The unique aspect of our competitions is the friendly atmosphere. I am not a very competitive person, and I feel right at home amongst my fellow mounted archers. We are a very supportive and fun-loving group, no matter where you go. I have never been to any other kind of competition, other than in the sword fighting world, that’s like this – you come together to compete with so many people, and yet they are all cheering you on. We are a very large multicultural family. The stories are hilarious and endless.

Mounted archer Katie Morwen Stearns

Katie Stearns competes in several martial arts on horseback.

Equitrekking: What have been the most rewarding moments of your equestrian career?

Katie Stearns:
The fact that my lifetime passion and hobby is now my job – that is the most rewarding thing I have ever felt. It doesn't matter what the achievement, they are all rewarding moments. Whether it is giving a colt a good start in his working career, teaching people from little kids to the elderly to ride, the look on someone’s face when they first shoot a bull’s-eye or ride without using their hands... Everything I do and teach makes me happy because I get to see people enjoying the things I love so much.

Equitrekking: What are the biggest challenges you face in your career?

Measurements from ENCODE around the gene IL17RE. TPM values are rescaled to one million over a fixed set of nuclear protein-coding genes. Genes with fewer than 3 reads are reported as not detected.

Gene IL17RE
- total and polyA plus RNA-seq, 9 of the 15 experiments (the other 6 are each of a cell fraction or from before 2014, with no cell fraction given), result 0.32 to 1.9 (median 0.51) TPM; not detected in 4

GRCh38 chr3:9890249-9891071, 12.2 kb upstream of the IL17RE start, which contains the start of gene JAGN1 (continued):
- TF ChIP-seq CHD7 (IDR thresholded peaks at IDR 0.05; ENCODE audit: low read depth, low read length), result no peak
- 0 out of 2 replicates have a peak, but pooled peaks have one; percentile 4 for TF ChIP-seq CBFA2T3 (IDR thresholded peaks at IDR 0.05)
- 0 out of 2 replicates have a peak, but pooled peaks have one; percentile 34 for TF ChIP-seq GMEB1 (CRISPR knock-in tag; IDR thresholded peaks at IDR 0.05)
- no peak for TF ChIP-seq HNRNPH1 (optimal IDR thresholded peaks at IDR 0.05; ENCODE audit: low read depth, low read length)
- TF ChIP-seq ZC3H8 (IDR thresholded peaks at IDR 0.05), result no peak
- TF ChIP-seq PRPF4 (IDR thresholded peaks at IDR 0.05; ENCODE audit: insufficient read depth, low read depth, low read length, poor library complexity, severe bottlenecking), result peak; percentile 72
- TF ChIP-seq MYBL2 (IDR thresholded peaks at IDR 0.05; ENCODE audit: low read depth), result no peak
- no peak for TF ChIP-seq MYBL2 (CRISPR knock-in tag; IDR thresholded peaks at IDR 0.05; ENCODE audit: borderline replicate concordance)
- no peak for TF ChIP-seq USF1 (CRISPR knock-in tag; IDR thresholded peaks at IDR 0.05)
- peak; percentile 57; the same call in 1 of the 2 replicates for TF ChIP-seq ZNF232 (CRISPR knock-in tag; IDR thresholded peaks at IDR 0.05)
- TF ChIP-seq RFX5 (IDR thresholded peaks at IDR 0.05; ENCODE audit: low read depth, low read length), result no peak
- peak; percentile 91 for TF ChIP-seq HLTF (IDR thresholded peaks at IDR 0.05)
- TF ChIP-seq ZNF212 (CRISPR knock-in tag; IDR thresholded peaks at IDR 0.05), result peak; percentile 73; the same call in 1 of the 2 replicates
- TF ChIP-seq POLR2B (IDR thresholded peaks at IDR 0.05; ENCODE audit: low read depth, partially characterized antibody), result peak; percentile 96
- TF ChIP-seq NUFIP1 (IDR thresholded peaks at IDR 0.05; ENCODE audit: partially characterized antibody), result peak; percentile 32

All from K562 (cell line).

Katie Stearns:
One of the biggest challenges I am facing right now is to not give away my work for free. In this economy, people can’t afford much, and I love to teach. So I try to do a work-trade or something similar to make sure I am not just giving away my time. Being self-employed means I have to be very careful with my time management, and I need to make sure that I charge for my time and knowledge. But I love my job, and I love teaching, so I often forget that.

Over the last several years, I have had the honor of meeting some amazing women. These women have counseled me, guided me, comforted me, laughed with me, and cried with me. They have now become my lifelong warrior sisters and kindred spirits. I want to continue this tradition of sisterhood, and I hope to one day have women’s empowerment programs. My greatest goal for these weekend clinics would be to strengthen women and help them stand up to hardships in the past, present and future. I want to have a joint program, with both female empowerment through horseback martial arts and a horse rescue program. I am hoping to make this a nonprofit organization.